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About Armando

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  1. Durgā: An Alternative to “Femininity”

    Recently, I read an article somewhere about the best ways of ending a romantic relationship. The author was considering various scenarios and factors. For contrast, she was also talking about the not-so-good ways of going about this. According to her, one of the worst methods of breaking up is making a drama and covering one's unsuspecting partner with a bunch of accusations. The author considers it cowardly and commonly causing months or years of continuing pain in one or both of the ex-partners. Yet this is what I see happening in so many cases, including my student's that I mentioned above. (I tend to read and ponder on such things because students frequently seek my advice in that kind of matter...)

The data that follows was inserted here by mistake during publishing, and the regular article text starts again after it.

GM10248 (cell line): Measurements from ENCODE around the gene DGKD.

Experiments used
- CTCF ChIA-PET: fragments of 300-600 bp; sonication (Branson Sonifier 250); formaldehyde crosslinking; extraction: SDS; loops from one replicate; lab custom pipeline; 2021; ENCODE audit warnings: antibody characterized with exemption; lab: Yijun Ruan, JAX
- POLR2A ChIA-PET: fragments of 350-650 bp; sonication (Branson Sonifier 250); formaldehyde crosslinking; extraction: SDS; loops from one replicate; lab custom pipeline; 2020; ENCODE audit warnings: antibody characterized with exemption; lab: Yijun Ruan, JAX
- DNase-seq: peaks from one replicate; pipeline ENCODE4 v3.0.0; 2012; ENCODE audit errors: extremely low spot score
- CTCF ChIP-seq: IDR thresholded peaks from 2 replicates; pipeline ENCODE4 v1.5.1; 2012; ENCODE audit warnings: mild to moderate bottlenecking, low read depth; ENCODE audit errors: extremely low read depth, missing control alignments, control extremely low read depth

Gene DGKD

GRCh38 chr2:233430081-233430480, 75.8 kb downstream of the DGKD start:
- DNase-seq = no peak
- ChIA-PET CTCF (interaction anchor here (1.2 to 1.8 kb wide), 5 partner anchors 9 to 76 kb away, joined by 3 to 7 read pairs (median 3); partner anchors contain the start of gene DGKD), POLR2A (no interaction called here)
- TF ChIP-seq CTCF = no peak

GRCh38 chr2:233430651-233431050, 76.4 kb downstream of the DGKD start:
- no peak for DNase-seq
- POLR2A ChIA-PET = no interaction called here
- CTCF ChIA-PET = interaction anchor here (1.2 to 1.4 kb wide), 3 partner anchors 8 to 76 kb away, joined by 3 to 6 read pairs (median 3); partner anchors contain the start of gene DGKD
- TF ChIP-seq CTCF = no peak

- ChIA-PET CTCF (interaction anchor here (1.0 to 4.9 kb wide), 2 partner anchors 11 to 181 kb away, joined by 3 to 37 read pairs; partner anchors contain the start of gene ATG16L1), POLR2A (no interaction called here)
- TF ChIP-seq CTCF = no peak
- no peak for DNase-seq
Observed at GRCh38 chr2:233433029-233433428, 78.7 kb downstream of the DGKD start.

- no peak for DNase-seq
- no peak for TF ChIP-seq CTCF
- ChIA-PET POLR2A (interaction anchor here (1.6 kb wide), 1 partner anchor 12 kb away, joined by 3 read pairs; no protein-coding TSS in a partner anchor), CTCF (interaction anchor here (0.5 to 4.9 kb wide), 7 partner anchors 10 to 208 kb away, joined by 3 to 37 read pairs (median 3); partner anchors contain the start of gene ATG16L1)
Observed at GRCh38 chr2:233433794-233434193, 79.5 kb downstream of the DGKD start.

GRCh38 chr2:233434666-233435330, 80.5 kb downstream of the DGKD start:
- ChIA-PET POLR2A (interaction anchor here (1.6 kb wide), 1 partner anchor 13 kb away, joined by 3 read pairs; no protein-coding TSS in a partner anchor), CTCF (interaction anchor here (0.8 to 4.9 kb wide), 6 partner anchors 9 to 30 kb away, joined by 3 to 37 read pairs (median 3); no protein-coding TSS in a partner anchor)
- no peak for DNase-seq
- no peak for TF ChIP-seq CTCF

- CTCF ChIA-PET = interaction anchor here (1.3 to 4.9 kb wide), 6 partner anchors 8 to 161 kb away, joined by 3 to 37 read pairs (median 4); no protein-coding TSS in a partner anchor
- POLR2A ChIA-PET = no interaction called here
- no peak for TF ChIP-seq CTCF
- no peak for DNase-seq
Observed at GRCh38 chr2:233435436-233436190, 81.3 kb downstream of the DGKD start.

2. Simply going with the flow is excellent advice as long as the water is relatively calm. 😃
  3. Pornography, Energy Loss, Social Discourse

    I was told it is based on the Maithuna tradition. The idea being that you cannot reach Buddhahood leaving any aspect of your being out of the picture. Therefore, Tibetan Buddhism is a way of true self-integration. And actually, I was more than just being told about what I mentioned. More like being taken to a place that took me a full three days to recover from afterwards. 😃 Forgive me for not sharing any further details at this time, though. I was told to treat those things with discretion. And again and again, I can see the wisdom in this... As those practises are not without danger without proper preparation and guidance. And yes, there is much to explore without touching the more extreme realms of experience.
  4. Pornography, Energy Loss, Social Discourse

    Any kind of exaggerated (addictive) behaviour can be damaging to someone's energy system. And yet on the higher levels of Tantric Buddhism, we sometimes teach to indulge in the 'poison' and to use this as an opportunity for gaining insight and awareness.